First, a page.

Ethical Shades of Gray: International Frequency of Scientific Misconduct and Questionable Research Practices in Health Professions Education

Anthony R. Artino*, Erik W. Driessen, Lauren A. Maggio

*Corresponding author for this work

Research output: Contribution to journalArticleAcademicpeer-review

37 Citations (Web of Science)

Abstract

Purpose To maintain scientific integrity and engender public confidence, research must be conducted responsibly. Whereas deliberate scientific misconduct such as data fabrication is clearly unethical, other behaviors-often referred to as questionable research practices (QRPs)-exploit the ethical shades of gray that color acceptable practice. This study aimed to measure the frequency of self-reported misconduct and QRPs in a diverse, international sample of health professions education (HPE) researchers. Method In 2017, the authors conducted an anonymous, cross-sectional survey study. The web-based survey contained 43 items that asked respondents to rate how often they had engaged in a variety of irresponsible research behaviors. The items were adapted from previously published surveys. Results In total, 590 HPE researchers took the survey. The mean age was 46 years (SD = 11.6), and the majority of participants were from the United States (26.4%), Europe (23.2%), and Canada (15.3%). The three most frequently reported irresponsible research behaviors were adding authors who did not qualify for authorship (60.6%), citing articles that were not read (49.5%), and selectively citing papers to please editors or reviewers (49.4%). Additionally, respondents reported misrepresenting a participant's words (6.7%), plagiarizing (5.5%), inappropriately modifying results (5.3%), deleting data without disclosure (3.4%), and fabricating data (2.4%). Overall, 533 (90.3%) respondents reported at least one irresponsible behavior. Conclusions Notwithstanding the methodological limitations of survey research, these findings indicate that a substantial proportion of HPE researchers report a range of misconduct and QRPs. Consequently, reforms may be needed to improve the conduct of HPE research.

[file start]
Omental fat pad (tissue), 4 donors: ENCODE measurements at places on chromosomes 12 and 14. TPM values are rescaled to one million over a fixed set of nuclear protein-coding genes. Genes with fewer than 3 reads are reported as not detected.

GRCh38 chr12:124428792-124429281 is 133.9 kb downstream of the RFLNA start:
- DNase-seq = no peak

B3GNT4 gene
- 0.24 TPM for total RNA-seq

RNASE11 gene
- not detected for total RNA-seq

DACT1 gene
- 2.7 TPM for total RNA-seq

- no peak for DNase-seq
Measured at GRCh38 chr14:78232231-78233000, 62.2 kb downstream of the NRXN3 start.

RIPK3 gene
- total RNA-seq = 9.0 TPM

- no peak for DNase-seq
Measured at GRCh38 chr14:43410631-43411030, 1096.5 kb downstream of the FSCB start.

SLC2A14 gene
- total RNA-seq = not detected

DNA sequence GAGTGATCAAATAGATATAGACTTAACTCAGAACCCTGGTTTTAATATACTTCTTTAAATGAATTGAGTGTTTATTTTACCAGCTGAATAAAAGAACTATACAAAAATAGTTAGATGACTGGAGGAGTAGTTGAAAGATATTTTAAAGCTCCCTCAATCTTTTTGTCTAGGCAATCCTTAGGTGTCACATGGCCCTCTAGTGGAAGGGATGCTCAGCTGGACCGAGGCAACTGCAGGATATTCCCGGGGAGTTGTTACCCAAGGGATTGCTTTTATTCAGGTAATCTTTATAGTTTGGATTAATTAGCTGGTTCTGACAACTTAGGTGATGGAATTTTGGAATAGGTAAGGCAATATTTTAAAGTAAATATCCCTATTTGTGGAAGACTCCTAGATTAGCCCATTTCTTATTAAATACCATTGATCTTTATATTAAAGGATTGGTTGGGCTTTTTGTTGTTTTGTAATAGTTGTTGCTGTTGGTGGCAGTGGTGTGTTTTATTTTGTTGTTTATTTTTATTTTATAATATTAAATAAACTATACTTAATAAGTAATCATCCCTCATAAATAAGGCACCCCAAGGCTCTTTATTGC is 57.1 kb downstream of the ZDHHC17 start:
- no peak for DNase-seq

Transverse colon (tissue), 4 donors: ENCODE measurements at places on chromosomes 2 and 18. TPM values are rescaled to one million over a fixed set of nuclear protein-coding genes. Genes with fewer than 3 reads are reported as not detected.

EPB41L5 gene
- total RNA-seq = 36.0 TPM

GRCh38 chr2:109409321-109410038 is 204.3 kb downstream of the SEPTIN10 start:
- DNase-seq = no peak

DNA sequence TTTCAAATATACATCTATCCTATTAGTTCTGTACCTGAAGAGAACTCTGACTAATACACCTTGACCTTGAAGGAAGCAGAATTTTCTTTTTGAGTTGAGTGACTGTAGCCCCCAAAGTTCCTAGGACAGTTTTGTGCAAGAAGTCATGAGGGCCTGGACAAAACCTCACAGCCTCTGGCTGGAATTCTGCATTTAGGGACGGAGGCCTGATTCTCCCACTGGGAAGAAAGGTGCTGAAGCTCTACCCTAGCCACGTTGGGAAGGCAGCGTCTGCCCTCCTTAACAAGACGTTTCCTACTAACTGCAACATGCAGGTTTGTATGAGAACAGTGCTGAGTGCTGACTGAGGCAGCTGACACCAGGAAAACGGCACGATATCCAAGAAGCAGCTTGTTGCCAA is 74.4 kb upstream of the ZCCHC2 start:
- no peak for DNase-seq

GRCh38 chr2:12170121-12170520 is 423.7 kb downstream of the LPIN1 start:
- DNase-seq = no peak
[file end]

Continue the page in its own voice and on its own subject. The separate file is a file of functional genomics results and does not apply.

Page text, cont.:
Original languageEnglish
Pages (from-to)76-84
Number of pages9
JournalAcademic Medicine
Volume94
Issue number1
DOIs
Publication statusPublished - Jan 2019

Keywords

  • RESPONSE RATES
  • GUIDE
  • AUTHORSHIP
  • INTEGRITY

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